Top Shelf: Combing the bookshelves for summer reading

Now that the weather has finally begun to warm up and dry out, it’s time to grab a towel and a cozy spot on the beach and get yourself a good – or, at least, delightfully trashy — book to read.

Once again, Top Shelf is saving you some time and pulled together a list of picks from area booksellers.

Lois Ava-Matthew of the Toadstool Bookshop in Milford asked her fellow bookworms to name some exciting summer titles:

• “Water for Elephants” by Sara Gruen (Algonquin, $23.95): “Sara Gruen has created such a wondrous experience for the reader, an immersion into the very real and difficult 1930s and the exotic and almost surreal life of a traveling circus — a complete sensory experience sounds, smells, textures and, of course, the range of the human heart. It is one of those rare, perfect books that just has everything. You have to just sit back and let it take you away. This book has a lot of independent booksellers behind it and could turn out to be the summer read of 2006,” said Ava-Matthew.

• “The Hard Way” by Lee Child (Delacorte Press, $25): Milford store managers Regina Barnes and Brian Woodbury agree that Child’s new mystery is a “classic page-turner.” “For those who are familiar with the Jack Reacher novels, you won’t be disappointed. New readers will get hooked immediately,” added Woodbury.

• “Mayflower: A Story of Courage, Community and War” by Nathaniel Philbrick (Viking, $29.95): Once again, the history books left out a few details. The story of the Plymouth Colony, from the flight to religious freedom to the war that ravaged New England is told by the bestselling author Nathaniel Philbrick.

• “Twelve Sharp” by Janet Evanovich (St. Martin’s, $26.95): Ava-Matthew said, “This is guaranteed to be an outrageously fun mystery read for long-time or first-time Stephanie Plum fans! Evanovich’s blend of hilarity, mystery and suspense is irresistible and truly addictive.”

• “Miracle in the Andes: 72 Days on the Mountain and My Long Trek Home” by Nando Parrado (Crown, $25): “For those who prefer real-life drama and tales of survival, Parrado’s account of a plane crash in Chile and its aftermath—told some 30 years after the fact—is still riveting, horrific and, yes, miraculous,” said Ava-Matthew.

• “The Secret River” by Kate Grenville (Canongate, $24): “The story follows William Thornhill, an illiterate Thames bargeman, from his early London days to New South Wales in Australia. When I closed the last page of this book, I couldn’t move for the longest time. And I could not help but think back to our own history. This is on my personal shortlist for book-of-the-year!” said Ava-Matthew.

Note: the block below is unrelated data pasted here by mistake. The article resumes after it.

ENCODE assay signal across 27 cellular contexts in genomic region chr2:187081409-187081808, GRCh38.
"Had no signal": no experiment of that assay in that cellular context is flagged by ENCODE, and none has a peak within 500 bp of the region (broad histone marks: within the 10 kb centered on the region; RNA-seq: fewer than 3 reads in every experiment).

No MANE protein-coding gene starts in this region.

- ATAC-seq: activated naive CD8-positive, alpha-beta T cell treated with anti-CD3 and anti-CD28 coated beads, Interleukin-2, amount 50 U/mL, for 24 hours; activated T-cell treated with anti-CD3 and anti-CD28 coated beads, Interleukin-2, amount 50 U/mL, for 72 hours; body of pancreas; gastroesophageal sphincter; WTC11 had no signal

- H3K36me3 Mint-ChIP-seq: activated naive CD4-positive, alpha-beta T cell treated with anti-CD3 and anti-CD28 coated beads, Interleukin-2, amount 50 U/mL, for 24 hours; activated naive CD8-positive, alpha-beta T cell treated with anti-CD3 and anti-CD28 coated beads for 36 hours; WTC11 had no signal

• “The Good, Good Pig” by Sy Montgomery (Ballantine, $21.95): Hancock author Montgomery recalls her experiences of living in a small town and raising a little pig who became not only large in stature as well as large in heart (you might have seen this pig featured on Boston’s “Chronicle” television program) — and quirky small town characters you might know. “I was enthralled!” said Sue Carita, a section specialist at Milford Toadstool.

Elizabeth Plante of the Water Street Bookstore in Exeter put together this list of staff’s favorites:

• “The Tender Bar: A Memoir” by J.R. Moehringer (Hyperion, $23.95): “Fatherless and searching for male role models, young Moehringer finds a rogue’s gallery of lovable men at the local tavern where his Uncle Charlie is the head bartender. There he finds all of humanity and much of the love and acceptance he needs to make his way through childhood, adolescence on into his early adult years. If you like touching, humorous and heartbreaking books, this ‘Tender Bar’ will burn bright in your mind for years to come,” said Plante.

• “The Highest Tide” by Jim Lynch (Bloomsbury USA, $23.95): “Miles O’Malley is an adolescent with the ability to stop and really see the wonders of the Puget Sound tidal flats in all its unusual and terrible beauty. His knack for observation leads to a summer of incidents garnering him increasing notoriety as a messiah with the local media. Beautiful writing about the landscape of the seashore and tidal flats as well as great insight into the strange ways of the human heart,” Plante said.

• “A Long Way Down” by Nick Hornby (Riverhead Hardcover, $24.95): “Can a novel about four suicidal people still be funny?” Plante asked. “Yes! A lost and angry teenager, lonely mother, a washed-up morning talk show host and a heartbroken twenty-something American meet on top of a north London building with the sole goal of ending their own lives. What happens instead is a bizarre adventure that is both tragedy and comedy. Hornby makes us feel without being overly sentimental. A great read for men, women and older teens.”

• “The History of Love” by Nicole Krauss (Norton, W.W. & Company Inc., $23.95): “Colorful characters and rich prose along with laugh-out-loud dialogue make this moving story one of the best novels we read this year. Leo is an eighty-something Polish immigrant living in Manhattan and working as a locksmith. As a youth in Poland, Leo wrote a book dedicated to his one true love, Alma. Years later, Alma, a 14-year-old girl is determined to find the writer whose character she is named after. Both searching for a coherent life narrative, Leo and Alma slowly find their way to each other,” said Plante.

• “Case Histories” by Kate Atkinson (Back Bay Books, paperback, $13.95): Plante said, “Another winner from the author of the unique and inimitable ‘Behind the Scenes at the Museum.’ This novel involves three murder cases in the past, two of which are unsolved. Atkinson draws us in quickly with partial accounts of the crime, then weaves strands of each case together in a gripping and compelling page-turner. Detective Jackson Brodie is both charming and tough. Much humor!”

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